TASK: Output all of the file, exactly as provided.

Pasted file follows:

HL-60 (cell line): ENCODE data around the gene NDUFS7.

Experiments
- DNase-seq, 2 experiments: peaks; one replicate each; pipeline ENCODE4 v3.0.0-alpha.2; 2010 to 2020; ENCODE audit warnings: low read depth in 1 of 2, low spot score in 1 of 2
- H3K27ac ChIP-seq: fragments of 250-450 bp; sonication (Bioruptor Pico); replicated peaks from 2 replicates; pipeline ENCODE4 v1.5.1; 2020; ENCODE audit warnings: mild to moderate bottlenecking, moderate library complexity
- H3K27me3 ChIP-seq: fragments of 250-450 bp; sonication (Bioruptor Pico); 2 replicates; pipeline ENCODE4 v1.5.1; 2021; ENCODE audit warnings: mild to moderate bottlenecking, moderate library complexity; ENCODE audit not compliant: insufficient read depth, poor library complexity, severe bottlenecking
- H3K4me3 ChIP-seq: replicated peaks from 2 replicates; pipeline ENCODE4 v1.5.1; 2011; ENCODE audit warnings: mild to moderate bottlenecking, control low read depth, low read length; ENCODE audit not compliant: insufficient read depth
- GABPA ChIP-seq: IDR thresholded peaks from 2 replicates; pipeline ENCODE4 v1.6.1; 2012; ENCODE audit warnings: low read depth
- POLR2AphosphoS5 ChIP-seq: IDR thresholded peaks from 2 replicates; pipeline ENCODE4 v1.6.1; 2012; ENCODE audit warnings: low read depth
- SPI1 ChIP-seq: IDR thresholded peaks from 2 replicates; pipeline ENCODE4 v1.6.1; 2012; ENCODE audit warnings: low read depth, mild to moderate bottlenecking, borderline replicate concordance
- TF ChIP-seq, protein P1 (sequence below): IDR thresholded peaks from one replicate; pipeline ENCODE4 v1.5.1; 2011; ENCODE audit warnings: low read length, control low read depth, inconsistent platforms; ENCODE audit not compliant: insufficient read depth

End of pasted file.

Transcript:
HL-60 (cell line): ENCODE data around the gene NDUFS7.

Experiments
- DNase-seq, 2 experiments: peaks; one replicate each; pipeline ENCODE4 v3.0.0-alpha.2; 2010 to 2020; ENCODE audit warnings: low read depth in 1 of 2, low spot score in 1 of 2
- H3K27ac ChIP-seq: fragments of 250-450 bp; sonication (Bioruptor Pico); replicated peaks from 2 replicates; pipeline ENCODE4 v1.5.1; 2020; ENCODE audit warnings: mild to moderate bottlenecking, moderate library complexity
- H3K27me3 ChIP-seq: fragments of 250-450 bp; sonication (Bioruptor Pico); 2 replicates; pipeline ENCODE4 v1.5.1; 2021; ENCODE audit warnings: mild to moderate bottlenecking, moderate library complexity; ENCODE audit not compliant: insufficient read depth, poor library complexity, severe bottlenecking
- H3K4me3 ChIP-seq: replicated peaks from 2 replicates; pipeline ENCODE4 v1.5.1; 2011; ENCODE audit warnings: mild to moderate bottlenecking, control low read depth, low read length; ENCODE audit not compliant: insufficient read depth
- GABPA ChIP-seq: IDR thresholded peaks from 2 replicates; pipeline ENCODE4 v1.6.1; 2012; ENCODE audit warnings: low read depth
- POLR2AphosphoS5 ChIP-seq: IDR thresholded peaks from 2 replicates; pipeline ENCODE4 v1.6.1; 2012; ENCODE audit warnings: low read depth
- SPI1 ChIP-seq: IDR thresholded peaks from 2 replicates; pipeline ENCODE4 v1.6.1; 2012; ENCODE audit warnings: low read depth, mild to moderate bottlenecking, borderline replicate concordance
- TF ChIP-seq, protein P1 (sequence below): IDR thresholded peaks from one replicate; pipeline ENCODE4 v1.5.1; 2011; ENCODE audit warnings: low read length, control low read depth, inconsistent platforms; ENCODE audit not compliant: insufficient read depth